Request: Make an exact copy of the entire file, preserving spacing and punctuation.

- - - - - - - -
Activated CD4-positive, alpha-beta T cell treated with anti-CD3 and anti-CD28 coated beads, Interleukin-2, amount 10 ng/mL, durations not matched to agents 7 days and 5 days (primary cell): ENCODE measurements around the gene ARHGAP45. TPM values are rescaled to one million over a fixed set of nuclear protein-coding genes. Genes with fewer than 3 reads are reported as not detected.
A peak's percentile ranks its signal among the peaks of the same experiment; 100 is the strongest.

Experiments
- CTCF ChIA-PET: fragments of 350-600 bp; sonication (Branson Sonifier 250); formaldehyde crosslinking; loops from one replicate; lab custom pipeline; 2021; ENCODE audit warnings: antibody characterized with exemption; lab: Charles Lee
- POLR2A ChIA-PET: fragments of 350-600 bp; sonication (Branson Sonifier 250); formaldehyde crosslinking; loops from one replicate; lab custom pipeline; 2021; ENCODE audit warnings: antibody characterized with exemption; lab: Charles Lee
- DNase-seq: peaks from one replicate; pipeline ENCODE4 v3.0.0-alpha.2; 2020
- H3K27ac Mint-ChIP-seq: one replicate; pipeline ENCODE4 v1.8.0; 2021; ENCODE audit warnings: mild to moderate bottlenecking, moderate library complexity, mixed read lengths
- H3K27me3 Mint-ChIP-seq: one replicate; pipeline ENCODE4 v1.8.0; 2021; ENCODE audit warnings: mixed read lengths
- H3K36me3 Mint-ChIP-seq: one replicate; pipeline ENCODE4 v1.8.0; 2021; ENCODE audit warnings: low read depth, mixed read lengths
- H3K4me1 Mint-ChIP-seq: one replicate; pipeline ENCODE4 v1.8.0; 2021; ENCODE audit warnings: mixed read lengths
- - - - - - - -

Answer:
Activated CD4-positive, alpha-beta T cell treated with anti-CD3 and anti-CD28 coated beads, Interleukin-2, amount 10 ng/mL, durations not matched to agents 7 days and 5 days (primary cell): ENCODE measurements around the gene ARHGAP45. TPM values are rescaled to one million over a fixed set of nuclear protein-coding genes. Genes with fewer than 3 reads are reported as not detected.
A peak's percentile ranks its signal among the peaks of the same experiment; 100 is the strongest.

Experiments
- CTCF ChIA-PET: fragments of 350-600 bp; sonication (Branson Sonifier 250); formaldehyde crosslinking; loops from one replicate; lab custom pipeline; 2021; ENCODE audit warnings: antibody characterized with exemption; lab: Charles Lee
- POLR2A ChIA-PET: fragments of 350-600 bp; sonication (Branson Sonifier 250); formaldehyde crosslinking; loops from one replicate; lab custom pipeline; 2021; ENCODE audit warnings: antibody characterized with exemption; lab: Charles Lee
- DNase-seq: peaks from one replicate; pipeline ENCODE4 v3.0.0-alpha.2; 2020
- H3K27ac Mint-ChIP-seq: one replicate; pipeline ENCODE4 v1.8.0; 2021; ENCODE audit warnings: mild to moderate bottlenecking, moderate library complexity, mixed read lengths
- H3K27me3 Mint-ChIP-seq: one replicate; pipeline ENCODE4 v1.8.0; 2021; ENCODE audit warnings: mixed read lengths
- H3K36me3 Mint-ChIP-seq: one replicate; pipeline ENCODE4 v1.8.0; 2021; ENCODE audit warnings: low read depth, mixed read lengths
- H3K4me1 Mint-ChIP-seq: one replicate; pipeline ENCODE4 v1.8.0; 2021; ENCODE audit warnings: mixed read lengths